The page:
“(Rhiannan) was really confident and relaxed, “said Salway. “She talked about her last big game and what she needed to do to exceed that. We needed her to come up big for us and she did that with her offense and her work on the glass. She played with a lot of confidence. We needed someone to help take the pressure off of Martha and she came up huge.”
Veroneau played most of the game with foul trouble, picking up two fouls in the first quarter. The Flyers led 13-8 after one, and Salway gambled that Veroneau could avoid a third foul in the first half. He was right, and Waynflete went into halftime with a 27-14 lead.
“I've really learned to trust her,” said Salway. “She’s very intelligent. I had to call a timeout late in the game after she got her fourth to make sure she didn’t get frustrated and pick-up a cheap one, but she knew the situation.”
While Jackson and Veroneau did the heavy lifting, scoring 42 of Waynflete’s 56 points, other Flyers contributed in a variety of ways.
Sophomore Leigh Fernandez had two key 3-pointers, each halting possible Madison runs, and kept her hands active all night, disrupting Bulldogs passes and forcing turnovers that Waynflete desperately needed to pull off the upset.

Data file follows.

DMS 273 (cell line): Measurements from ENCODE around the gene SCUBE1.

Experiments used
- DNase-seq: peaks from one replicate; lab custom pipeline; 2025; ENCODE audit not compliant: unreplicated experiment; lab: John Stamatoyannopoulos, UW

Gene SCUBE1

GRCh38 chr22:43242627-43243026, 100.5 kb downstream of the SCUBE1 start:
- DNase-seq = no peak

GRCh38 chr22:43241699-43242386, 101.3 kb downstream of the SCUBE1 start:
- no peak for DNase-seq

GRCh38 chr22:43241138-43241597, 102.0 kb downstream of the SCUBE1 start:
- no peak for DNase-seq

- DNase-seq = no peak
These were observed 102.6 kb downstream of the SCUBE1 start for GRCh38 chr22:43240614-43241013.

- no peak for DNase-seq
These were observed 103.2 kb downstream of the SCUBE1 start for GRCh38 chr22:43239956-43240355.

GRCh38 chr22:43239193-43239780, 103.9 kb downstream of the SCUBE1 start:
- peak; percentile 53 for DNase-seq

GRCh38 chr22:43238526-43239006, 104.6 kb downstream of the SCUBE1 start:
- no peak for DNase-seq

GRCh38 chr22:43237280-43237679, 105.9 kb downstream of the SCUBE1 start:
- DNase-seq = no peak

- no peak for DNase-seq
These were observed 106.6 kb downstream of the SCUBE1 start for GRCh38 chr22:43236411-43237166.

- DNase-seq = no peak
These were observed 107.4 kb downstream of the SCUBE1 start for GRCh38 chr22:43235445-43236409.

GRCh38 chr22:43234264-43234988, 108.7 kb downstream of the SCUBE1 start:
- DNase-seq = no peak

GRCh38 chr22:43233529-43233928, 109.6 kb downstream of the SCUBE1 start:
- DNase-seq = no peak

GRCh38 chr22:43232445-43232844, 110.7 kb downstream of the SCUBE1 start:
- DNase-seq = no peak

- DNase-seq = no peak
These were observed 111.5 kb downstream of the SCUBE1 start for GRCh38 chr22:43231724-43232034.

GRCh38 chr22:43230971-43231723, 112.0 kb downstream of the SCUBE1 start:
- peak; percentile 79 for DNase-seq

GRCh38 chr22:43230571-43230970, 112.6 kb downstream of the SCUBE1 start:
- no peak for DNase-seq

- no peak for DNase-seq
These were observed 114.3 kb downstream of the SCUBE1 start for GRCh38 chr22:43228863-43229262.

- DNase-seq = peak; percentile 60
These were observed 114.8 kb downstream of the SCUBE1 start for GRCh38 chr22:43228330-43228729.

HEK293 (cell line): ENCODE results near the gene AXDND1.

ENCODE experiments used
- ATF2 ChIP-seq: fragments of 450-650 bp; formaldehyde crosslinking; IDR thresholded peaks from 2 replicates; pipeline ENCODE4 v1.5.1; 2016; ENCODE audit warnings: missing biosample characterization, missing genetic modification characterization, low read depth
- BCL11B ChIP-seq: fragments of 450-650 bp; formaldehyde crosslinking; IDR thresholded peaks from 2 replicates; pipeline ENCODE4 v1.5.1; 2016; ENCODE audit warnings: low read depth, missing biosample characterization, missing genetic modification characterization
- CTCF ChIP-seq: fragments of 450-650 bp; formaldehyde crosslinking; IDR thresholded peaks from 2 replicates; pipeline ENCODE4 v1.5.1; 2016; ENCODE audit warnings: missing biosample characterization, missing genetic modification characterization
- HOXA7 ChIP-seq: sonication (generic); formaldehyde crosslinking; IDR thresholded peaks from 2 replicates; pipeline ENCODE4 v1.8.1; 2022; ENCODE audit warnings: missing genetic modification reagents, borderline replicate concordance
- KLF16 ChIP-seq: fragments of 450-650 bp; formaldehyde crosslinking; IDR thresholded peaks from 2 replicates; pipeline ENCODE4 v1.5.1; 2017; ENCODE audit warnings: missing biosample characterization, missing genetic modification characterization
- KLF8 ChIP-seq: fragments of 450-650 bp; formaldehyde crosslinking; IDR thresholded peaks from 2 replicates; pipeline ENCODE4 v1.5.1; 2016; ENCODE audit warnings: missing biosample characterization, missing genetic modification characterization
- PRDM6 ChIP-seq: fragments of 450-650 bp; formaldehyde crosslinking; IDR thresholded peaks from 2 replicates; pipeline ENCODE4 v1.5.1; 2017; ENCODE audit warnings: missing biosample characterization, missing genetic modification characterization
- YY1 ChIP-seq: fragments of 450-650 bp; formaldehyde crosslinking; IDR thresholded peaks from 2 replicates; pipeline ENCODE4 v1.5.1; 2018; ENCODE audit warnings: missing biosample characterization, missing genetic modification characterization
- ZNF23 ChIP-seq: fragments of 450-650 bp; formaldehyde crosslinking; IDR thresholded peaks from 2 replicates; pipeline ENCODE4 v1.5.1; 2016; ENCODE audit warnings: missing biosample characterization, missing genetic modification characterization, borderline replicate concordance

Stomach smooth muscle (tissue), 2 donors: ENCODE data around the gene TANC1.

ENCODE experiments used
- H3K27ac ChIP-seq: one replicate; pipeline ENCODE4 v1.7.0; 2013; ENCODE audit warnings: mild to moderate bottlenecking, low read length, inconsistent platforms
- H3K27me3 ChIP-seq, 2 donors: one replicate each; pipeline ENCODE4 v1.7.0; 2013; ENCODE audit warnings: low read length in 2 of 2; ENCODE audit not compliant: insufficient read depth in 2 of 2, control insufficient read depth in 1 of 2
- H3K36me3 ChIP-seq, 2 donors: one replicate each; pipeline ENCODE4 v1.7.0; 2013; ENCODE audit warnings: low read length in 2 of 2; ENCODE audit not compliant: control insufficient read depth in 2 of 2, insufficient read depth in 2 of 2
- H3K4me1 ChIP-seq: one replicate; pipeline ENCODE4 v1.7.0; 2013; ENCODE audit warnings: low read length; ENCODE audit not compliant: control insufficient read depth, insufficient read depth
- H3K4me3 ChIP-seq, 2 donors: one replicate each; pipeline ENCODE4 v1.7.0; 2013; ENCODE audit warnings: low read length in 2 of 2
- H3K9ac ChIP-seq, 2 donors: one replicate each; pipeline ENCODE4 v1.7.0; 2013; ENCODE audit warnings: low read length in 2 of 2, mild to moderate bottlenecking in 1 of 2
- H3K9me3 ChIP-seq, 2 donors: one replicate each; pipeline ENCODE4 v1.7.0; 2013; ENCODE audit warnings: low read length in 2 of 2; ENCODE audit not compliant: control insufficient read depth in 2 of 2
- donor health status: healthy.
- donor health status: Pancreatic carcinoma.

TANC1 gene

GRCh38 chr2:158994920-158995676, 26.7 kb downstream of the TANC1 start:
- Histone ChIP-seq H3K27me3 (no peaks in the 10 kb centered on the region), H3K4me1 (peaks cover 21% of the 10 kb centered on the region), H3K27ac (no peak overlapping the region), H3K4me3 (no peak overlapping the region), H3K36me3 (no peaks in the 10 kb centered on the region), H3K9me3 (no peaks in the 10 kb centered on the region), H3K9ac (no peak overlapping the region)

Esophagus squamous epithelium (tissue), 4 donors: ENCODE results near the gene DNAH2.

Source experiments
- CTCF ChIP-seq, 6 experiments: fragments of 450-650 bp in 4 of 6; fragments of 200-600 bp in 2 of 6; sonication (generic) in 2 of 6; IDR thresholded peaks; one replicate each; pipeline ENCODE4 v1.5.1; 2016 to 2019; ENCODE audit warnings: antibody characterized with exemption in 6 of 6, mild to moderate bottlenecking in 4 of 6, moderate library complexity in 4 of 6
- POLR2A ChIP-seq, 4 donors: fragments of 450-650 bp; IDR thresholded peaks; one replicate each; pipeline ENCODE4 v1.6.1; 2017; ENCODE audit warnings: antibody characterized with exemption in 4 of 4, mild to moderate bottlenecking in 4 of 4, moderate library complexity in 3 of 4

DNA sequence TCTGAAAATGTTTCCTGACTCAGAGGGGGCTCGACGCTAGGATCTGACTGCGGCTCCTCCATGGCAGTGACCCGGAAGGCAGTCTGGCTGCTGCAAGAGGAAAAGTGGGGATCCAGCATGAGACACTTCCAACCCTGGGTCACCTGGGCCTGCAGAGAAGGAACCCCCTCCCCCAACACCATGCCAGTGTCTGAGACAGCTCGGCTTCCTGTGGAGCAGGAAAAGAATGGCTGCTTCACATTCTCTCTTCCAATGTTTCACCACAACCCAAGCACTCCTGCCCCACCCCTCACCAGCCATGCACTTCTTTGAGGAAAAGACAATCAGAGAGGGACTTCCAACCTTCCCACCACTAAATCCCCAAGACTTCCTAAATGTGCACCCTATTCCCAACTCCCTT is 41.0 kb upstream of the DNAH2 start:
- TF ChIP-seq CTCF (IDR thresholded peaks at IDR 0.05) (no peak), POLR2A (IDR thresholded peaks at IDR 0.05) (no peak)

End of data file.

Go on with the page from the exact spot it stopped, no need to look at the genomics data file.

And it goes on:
“(Leigh) played with a ton of confidence,” said Salway. “She stepped into a 3 to stop one of Madison’s runs and didn’t even think about it. Her game really blossomed earlier this season, because she had to run the point (due to injuries). You saw her growth out there today.”
Waynflete also had two freshmen in the rotation that came up with big minutes, guard Helen Gray-Bauer, who finished with two points, and forward Julianna Harwood, who added four. Although the scoring wasn’t high, they avoided turning the ball over, played solid defense and came up with some key rebounds and loose balls.
“I thought Julianna played great help defense,” said Salway. “She played some pretty heady defense and played in control. Both of our freshmen came up big for us, which is good because we have no chance without them.